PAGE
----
Benin, Britain and Belonging

Last week I was lucky enough to hear Kokie Agbontaen-Eghafona, University of Benin, deliver a very interesting paper on public opinion in Benin to the return of Benin objects at the University of Manchester’s Museums and Restition conference. For those of you unfamiliar with the contentions associated with Benin collections the video below will illuminate you.

Only several days before the conference I was teaching a  group of Open University students about these very contentions, and the history of the objects we have here in the Manchester Museum Living Cultures collection which were taken in 1897. Some of these objects are on display whilst others are used in teaching sessions or community engagement during which the complexity and importance of Benin and British colonial interference is discussed and debated.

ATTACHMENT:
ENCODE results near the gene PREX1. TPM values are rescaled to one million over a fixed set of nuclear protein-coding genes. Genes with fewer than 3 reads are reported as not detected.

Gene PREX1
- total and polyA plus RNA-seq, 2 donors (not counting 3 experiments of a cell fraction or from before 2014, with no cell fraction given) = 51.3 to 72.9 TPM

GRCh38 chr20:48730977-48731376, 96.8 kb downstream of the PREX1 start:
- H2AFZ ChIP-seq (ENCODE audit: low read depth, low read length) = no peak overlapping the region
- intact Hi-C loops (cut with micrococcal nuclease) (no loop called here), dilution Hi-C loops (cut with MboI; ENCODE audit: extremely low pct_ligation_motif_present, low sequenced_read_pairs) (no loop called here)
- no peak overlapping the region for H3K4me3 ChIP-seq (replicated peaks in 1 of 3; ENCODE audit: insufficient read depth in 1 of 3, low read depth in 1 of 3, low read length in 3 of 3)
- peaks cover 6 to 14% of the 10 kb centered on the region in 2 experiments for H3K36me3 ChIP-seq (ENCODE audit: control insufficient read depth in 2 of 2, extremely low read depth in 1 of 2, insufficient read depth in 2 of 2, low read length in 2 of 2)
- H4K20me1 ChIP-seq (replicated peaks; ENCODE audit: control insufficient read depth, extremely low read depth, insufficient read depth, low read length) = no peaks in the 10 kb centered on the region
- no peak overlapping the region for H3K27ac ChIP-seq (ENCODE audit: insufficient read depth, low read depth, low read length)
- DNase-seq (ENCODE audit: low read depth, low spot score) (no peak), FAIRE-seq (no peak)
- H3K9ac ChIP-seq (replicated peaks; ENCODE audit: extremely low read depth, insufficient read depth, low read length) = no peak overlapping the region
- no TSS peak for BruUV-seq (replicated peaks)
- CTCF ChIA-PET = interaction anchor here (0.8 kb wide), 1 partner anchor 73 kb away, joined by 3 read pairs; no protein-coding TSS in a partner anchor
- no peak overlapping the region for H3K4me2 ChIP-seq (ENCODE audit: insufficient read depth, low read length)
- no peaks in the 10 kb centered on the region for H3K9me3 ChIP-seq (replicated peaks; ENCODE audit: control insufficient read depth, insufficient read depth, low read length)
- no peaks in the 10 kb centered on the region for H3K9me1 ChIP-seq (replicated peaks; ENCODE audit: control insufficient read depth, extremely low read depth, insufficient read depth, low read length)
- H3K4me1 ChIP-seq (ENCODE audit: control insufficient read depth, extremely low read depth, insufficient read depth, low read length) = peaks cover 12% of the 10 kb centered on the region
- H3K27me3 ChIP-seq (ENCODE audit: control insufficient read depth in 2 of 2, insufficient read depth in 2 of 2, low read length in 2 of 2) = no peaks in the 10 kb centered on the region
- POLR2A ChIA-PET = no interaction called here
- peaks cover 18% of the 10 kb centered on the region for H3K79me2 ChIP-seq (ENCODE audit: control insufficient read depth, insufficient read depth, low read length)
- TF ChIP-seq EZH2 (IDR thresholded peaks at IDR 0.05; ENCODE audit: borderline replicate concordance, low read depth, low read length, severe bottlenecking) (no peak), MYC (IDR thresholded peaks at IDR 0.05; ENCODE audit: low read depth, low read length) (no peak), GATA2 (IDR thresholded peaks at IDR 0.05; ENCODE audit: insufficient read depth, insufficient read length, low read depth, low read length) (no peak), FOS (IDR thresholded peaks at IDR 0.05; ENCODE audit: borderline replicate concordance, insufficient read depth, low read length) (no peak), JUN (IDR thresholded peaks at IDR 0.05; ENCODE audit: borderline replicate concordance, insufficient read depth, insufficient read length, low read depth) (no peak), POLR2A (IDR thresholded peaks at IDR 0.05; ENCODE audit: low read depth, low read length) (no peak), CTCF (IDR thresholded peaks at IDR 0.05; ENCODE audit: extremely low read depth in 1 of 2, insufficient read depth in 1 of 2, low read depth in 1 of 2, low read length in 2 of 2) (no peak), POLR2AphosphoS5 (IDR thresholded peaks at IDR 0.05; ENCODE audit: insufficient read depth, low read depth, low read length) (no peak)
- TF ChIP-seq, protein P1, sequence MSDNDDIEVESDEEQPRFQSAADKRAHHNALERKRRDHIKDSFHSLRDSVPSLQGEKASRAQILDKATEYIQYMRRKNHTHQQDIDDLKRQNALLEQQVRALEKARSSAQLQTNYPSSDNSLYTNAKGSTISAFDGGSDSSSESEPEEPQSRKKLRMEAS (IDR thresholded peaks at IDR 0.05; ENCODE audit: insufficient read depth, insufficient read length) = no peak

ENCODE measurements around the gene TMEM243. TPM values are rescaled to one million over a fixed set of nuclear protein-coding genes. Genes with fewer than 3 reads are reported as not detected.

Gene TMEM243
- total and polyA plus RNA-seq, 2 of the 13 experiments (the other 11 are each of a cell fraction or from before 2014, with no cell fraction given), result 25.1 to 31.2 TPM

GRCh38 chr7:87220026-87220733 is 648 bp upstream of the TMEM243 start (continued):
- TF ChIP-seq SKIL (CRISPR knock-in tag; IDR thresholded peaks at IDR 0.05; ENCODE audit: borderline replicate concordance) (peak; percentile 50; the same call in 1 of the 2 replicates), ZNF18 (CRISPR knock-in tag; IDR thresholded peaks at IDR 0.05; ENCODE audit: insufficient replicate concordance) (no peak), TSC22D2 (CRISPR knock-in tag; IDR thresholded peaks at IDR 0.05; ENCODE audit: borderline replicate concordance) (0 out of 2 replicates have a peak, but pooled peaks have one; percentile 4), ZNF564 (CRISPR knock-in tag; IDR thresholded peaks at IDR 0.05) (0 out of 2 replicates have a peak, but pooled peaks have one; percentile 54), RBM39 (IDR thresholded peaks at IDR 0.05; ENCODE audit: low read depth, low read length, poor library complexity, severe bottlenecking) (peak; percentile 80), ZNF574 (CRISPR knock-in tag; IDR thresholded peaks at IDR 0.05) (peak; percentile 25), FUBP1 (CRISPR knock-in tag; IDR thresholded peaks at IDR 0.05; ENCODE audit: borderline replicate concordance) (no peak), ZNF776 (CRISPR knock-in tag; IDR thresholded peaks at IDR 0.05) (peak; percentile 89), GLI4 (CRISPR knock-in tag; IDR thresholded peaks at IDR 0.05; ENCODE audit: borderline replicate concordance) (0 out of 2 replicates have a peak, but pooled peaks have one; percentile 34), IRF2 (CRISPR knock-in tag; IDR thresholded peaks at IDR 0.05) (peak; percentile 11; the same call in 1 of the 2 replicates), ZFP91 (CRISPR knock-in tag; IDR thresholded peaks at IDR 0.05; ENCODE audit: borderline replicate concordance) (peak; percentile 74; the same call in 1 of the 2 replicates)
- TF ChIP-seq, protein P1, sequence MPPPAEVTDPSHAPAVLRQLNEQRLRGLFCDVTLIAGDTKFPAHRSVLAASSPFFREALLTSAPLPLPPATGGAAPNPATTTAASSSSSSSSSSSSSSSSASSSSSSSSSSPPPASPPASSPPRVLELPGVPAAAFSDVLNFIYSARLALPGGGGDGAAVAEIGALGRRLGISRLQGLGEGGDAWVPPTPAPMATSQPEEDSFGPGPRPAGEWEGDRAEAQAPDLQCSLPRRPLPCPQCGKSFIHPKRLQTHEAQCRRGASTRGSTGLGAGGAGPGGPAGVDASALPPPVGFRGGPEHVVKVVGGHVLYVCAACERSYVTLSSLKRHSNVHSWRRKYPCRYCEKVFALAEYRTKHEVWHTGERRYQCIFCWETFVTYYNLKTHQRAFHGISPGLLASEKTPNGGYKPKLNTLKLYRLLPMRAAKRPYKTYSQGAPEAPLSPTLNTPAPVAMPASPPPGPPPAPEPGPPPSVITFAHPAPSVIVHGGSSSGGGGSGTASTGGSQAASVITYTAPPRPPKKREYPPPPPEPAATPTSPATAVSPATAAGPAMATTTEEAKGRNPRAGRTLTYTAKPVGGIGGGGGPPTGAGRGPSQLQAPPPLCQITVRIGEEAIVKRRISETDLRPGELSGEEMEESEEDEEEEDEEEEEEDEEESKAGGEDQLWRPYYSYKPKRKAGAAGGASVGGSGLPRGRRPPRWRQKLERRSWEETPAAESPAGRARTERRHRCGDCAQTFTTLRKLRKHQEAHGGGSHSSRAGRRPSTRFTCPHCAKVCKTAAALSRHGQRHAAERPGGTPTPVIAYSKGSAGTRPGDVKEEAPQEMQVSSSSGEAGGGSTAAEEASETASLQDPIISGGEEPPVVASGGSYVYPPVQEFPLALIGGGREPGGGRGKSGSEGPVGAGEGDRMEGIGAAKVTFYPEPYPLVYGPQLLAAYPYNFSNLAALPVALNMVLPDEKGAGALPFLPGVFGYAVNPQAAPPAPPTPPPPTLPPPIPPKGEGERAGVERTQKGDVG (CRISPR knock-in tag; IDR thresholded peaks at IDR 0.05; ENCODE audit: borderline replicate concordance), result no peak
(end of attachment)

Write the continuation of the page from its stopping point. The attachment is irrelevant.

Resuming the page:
It is now argued that such contentious collections as those of Benin can be used by museums in the UK to engage with an increasingly multicultural audience, promote the sophistocation of Benin culture and deal with the uncomfrotable reality of British imperialism. Those who seek their return argue that by retaining such material we are prolonging a legacy of injustice that began in 1897 and preventing the people of Benin from exerting their cultural rights and gaining access to their history. 

What do you think? Where do you think these objects belong?

Stephen Terence Welsh

Curator of Living Cultures


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